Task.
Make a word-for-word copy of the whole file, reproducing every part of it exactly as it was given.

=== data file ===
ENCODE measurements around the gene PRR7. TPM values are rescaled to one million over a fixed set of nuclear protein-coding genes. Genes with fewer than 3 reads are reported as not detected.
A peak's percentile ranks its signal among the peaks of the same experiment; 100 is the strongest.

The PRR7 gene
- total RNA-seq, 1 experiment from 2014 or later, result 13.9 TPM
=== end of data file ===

ENCODE measurements around the gene PRR7. TPM values are rescaled to one million over a fixed set of nuclear protein-coding genes. Genes with fewer than 3 reads are reported as not detected.
A peak's percentile ranks its signal among the peaks of the same experiment; 100 is the strongest.

The PRR7 gene
- total RNA-seq, 1 experiment from 2014 or later, result 13.9 TPM